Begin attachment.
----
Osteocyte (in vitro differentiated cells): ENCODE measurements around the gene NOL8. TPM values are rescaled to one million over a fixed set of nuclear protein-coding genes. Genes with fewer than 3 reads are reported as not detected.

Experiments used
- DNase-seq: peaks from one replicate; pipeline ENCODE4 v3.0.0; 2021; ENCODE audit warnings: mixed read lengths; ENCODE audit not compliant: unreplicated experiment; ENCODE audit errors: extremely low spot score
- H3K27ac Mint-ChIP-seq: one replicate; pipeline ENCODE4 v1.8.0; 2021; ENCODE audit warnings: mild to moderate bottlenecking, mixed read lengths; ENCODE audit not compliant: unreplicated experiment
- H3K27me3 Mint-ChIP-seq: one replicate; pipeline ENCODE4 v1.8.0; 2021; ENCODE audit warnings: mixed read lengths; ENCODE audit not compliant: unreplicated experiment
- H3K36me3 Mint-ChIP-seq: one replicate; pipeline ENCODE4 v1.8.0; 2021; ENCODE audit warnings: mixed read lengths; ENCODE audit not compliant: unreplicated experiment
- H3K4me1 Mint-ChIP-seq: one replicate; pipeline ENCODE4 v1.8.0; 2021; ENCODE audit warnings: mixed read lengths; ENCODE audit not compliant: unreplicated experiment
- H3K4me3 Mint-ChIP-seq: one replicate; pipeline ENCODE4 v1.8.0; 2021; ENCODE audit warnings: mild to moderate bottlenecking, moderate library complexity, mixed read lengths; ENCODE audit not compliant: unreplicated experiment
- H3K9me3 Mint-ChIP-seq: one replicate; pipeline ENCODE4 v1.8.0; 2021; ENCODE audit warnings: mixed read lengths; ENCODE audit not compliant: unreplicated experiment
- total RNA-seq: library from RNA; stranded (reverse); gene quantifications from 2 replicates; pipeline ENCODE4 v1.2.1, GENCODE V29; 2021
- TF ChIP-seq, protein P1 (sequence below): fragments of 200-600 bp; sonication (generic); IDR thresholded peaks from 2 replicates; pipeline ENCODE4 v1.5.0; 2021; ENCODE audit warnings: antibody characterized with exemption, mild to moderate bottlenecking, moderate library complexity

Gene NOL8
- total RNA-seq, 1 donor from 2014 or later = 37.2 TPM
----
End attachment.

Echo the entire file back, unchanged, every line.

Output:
Osteocyte (in vitro differentiated cells): ENCODE measurements around the gene NOL8. TPM values are rescaled to one million over a fixed set of nuclear protein-coding genes. Genes with fewer than 3 reads are reported as not detected.

Experiments used
- DNase-seq: peaks from one replicate; pipeline ENCODE4 v3.0.0; 2021; ENCODE audit warnings: mixed read lengths; ENCODE audit not compliant: unreplicated experiment; ENCODE audit errors: extremely low spot score
- H3K27ac Mint-ChIP-seq: one replicate; pipeline ENCODE4 v1.8.0; 2021; ENCODE audit warnings: mild to moderate bottlenecking, mixed read lengths; ENCODE audit not compliant: unreplicated experiment
- H3K27me3 Mint-ChIP-seq: one replicate; pipeline ENCODE4 v1.8.0; 2021; ENCODE audit warnings: mixed read lengths; ENCODE audit not compliant: unreplicated experiment
- H3K36me3 Mint-ChIP-seq: one replicate; pipeline ENCODE4 v1.8.0; 2021; ENCODE audit warnings: mixed read lengths; ENCODE audit not compliant: unreplicated experiment
- H3K4me1 Mint-ChIP-seq: one replicate; pipeline ENCODE4 v1.8.0; 2021; ENCODE audit warnings: mixed read lengths; ENCODE audit not compliant: unreplicated experiment
- H3K4me3 Mint-ChIP-seq: one replicate; pipeline ENCODE4 v1.8.0; 2021; ENCODE audit warnings: mild to moderate bottlenecking, moderate library complexity, mixed read lengths; ENCODE audit not compliant: unreplicated experiment
- H3K9me3 Mint-ChIP-seq: one replicate; pipeline ENCODE4 v1.8.0; 2021; ENCODE audit warnings: mixed read lengths; ENCODE audit not compliant: unreplicated experiment
- total RNA-seq: library from RNA; stranded (reverse); gene quantifications from 2 replicates; pipeline ENCODE4 v1.2.1, GENCODE V29; 2021
- TF ChIP-seq, protein P1 (sequence below): fragments of 200-600 bp; sonication (generic); IDR thresholded peaks from 2 replicates; pipeline ENCODE4 v1.5.0; 2021; ENCODE audit warnings: antibody characterized with exemption, mild to moderate bottlenecking, moderate library complexity

Gene NOL8
- total RNA-seq, 1 donor from 2014 or later = 37.2 TPM